According to a study by the World Health Association and the March of Dimes, one in ten babies worldwide is born premature, with roughly 13 million babies being born each year before reaching 37 weeks in the womb.
According to David Brown of the Washington Post, "about 12.9 million babies are born too early each year, representing 9.6 percent of births. Of 4 million deaths that occur soon after birth, 28 percent are attributable to prematurity. Some of the data provided by WHO is only for women bearing one baby. Women carrying multiple fetuses have a much greater risk of delivering early."
Africa has the greatest percentage of premature births (11.9%), but as the Los Angeles Times notes, the United States isn't far behind, with 10.6%. Lauran Neergaard of the Associated Press notes that "different factors fuel prematurity in rich countries and poor ones," and that these factors need to be focused on in order to reduce premature births and infant deaths.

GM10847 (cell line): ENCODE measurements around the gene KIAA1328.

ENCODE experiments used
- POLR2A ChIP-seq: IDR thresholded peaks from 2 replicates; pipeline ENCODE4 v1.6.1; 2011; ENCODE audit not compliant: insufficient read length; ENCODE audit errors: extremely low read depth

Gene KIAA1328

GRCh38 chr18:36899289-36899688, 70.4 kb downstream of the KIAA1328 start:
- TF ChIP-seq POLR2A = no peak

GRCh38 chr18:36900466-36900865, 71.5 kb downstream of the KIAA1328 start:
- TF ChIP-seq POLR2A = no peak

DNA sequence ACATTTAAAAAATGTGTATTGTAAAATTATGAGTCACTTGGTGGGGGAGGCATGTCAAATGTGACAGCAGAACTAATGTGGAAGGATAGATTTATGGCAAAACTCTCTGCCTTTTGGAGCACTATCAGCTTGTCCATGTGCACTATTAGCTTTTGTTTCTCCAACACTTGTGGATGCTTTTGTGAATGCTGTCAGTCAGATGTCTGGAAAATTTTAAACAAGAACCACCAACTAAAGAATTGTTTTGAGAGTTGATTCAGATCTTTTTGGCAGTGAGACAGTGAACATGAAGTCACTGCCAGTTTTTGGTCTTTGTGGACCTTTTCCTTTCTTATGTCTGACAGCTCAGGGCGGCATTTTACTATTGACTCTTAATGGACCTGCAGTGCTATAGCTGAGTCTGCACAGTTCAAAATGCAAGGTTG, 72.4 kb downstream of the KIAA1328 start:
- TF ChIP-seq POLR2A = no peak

Neergaard describes a "kangaroo care" program in Malawi wherein mothers are urged to tie their premature babies to their stomachs, as opposed to carrying them on their backs, as the "skin-to-skin contact keeps the infants' body temperature more stable, a key to survival, and they can nurse at will, promoting weight gain."
In the United States, however, Brown writes, the "increase in the number of older women having babies and reproductive techniques that make multiple gestations more likely are probably contributing to the trend. Black women also have a 50 percent higher rate of preterm delivery than white women," though Neergaard notes that "scientists don't even know all the triggers for preterm birth or how to stop early labor once it starts." In any case, the shocking numbers gathered by the WHO call for a better understanding of premature births, the factors that lead to them, and what can be done to ensure a safer, healthier pregnancy and delivery for both mothers and babies in the future.